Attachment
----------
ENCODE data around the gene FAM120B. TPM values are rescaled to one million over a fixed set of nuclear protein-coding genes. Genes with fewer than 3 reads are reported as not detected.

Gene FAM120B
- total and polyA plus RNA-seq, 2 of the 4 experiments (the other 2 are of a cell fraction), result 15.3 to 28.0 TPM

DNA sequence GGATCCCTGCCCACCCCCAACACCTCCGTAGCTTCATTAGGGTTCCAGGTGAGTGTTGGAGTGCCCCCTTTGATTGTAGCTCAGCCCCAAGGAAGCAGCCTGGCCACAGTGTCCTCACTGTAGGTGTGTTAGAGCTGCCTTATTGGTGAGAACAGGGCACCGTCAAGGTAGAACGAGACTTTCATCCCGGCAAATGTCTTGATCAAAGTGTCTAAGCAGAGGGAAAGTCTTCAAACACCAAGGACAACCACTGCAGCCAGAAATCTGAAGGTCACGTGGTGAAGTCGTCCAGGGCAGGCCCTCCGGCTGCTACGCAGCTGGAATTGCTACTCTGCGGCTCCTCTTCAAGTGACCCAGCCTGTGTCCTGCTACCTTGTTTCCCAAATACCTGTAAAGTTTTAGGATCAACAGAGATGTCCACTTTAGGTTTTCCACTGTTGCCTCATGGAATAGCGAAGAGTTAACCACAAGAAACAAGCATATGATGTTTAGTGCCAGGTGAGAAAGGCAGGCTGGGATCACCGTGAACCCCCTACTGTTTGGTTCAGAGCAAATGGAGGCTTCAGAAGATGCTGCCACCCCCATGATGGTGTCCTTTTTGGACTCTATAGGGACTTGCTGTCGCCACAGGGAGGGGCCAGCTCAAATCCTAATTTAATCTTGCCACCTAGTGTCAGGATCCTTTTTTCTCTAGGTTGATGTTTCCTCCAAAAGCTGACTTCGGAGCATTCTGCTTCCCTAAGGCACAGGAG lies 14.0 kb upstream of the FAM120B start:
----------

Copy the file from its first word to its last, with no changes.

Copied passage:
ENCODE data around the gene FAM120B. TPM values are rescaled to one million over a fixed set of nuclear protein-coding genes. Genes with fewer than 3 reads are reported as not detected.

Gene FAM120B
- total and polyA plus RNA-seq, 2 of the 4 experiments (the other 2 are of a cell fraction), result 15.3 to 28.0 TPM

DNA sequence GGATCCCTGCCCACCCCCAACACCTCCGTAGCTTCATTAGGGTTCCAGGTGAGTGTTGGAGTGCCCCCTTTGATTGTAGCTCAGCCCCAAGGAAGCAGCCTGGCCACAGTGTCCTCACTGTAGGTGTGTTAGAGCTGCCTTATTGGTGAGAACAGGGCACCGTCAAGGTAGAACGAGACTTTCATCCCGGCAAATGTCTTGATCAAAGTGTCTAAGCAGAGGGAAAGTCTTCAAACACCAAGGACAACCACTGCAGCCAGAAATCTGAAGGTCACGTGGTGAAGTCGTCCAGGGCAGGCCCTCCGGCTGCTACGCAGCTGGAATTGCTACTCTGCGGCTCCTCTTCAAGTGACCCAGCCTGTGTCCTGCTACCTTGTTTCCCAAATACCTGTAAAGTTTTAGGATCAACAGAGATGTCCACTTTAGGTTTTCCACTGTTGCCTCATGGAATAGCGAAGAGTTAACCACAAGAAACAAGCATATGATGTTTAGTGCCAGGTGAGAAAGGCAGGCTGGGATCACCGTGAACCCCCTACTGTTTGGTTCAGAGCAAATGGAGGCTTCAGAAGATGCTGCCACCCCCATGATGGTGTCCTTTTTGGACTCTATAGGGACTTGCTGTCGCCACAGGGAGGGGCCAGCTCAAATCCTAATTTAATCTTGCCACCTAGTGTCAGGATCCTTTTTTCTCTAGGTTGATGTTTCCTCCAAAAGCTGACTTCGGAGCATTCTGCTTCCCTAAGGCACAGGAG lies 14.0 kb upstream of the FAM120B start: